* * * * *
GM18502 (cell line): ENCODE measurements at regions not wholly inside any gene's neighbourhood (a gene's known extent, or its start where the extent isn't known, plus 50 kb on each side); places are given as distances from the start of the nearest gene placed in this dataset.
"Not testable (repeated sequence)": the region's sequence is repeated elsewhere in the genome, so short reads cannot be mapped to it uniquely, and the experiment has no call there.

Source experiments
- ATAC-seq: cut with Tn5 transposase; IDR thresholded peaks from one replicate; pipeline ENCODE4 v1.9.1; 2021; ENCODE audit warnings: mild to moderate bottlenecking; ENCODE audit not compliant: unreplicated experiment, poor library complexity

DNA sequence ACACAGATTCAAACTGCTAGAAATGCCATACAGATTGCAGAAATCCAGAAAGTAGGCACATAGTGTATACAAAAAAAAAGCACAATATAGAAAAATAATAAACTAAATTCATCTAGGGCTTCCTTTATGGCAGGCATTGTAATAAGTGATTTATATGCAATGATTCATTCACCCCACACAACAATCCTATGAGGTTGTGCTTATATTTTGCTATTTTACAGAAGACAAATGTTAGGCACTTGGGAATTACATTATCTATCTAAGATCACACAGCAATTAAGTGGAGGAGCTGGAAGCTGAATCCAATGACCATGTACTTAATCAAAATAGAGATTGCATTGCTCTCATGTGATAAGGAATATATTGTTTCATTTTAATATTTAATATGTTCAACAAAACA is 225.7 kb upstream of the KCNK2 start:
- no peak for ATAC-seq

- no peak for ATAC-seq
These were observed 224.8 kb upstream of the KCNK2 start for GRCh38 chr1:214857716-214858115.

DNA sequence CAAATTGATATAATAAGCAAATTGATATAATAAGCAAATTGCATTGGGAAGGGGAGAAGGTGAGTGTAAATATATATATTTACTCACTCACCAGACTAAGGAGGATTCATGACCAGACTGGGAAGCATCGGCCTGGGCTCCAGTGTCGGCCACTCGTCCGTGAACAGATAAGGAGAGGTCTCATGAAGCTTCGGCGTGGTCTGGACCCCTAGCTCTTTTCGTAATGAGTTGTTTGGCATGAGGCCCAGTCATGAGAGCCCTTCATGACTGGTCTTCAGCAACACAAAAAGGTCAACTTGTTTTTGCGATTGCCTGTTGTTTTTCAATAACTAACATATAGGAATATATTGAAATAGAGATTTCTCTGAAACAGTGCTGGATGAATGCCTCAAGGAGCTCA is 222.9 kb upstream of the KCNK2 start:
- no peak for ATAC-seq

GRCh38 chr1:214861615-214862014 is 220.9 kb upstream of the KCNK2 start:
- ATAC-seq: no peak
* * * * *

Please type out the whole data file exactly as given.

GM18502 (cell line): ENCODE measurements at regions not wholly inside any gene's neighbourhood (a gene's known extent, or its start where the extent isn't known, plus 50 kb on each side); places are given as distances from the start of the nearest gene placed in this dataset.
"Not testable (repeated sequence)": the region's sequence is repeated elsewhere in the genome, so short reads cannot be mapped to it uniquely, and the experiment has no call there.

Source experiments
- ATAC-seq: cut with Tn5 transposase; IDR thresholded peaks from one replicate; pipeline ENCODE4 v1.9.1; 2021; ENCODE audit warnings: mild to moderate bottlenecking; ENCODE audit not compliant: unreplicated experiment, poor library complexity

DNA sequence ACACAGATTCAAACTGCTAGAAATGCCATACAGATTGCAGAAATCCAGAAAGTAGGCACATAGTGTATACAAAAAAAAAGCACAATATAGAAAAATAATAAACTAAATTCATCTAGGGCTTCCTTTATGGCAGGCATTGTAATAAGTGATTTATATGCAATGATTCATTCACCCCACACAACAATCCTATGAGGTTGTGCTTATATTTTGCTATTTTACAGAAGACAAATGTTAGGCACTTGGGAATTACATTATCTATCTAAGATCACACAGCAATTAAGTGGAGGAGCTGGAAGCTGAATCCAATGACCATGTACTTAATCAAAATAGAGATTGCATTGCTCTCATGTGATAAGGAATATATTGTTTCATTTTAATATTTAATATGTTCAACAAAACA is 225.7 kb upstream of the KCNK2 start:
- no peak for ATAC-seq

- no peak for ATAC-seq
These were observed 224.8 kb upstream of the KCNK2 start for GRCh38 chr1:214857716-214858115.

DNA sequence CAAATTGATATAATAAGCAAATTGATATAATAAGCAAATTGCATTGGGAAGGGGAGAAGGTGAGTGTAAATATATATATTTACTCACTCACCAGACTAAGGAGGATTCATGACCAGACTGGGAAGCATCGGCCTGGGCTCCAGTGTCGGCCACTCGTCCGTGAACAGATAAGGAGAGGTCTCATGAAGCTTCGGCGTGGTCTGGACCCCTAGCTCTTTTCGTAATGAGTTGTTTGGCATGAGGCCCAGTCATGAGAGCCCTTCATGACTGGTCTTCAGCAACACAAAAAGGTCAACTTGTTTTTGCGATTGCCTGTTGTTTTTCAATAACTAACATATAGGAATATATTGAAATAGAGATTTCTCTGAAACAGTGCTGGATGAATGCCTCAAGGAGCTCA is 222.9 kb upstream of the KCNK2 start:
- no peak for ATAC-seq

GRCh38 chr1:214861615-214862014 is 220.9 kb upstream of the KCNK2 start:
- ATAC-seq: no peak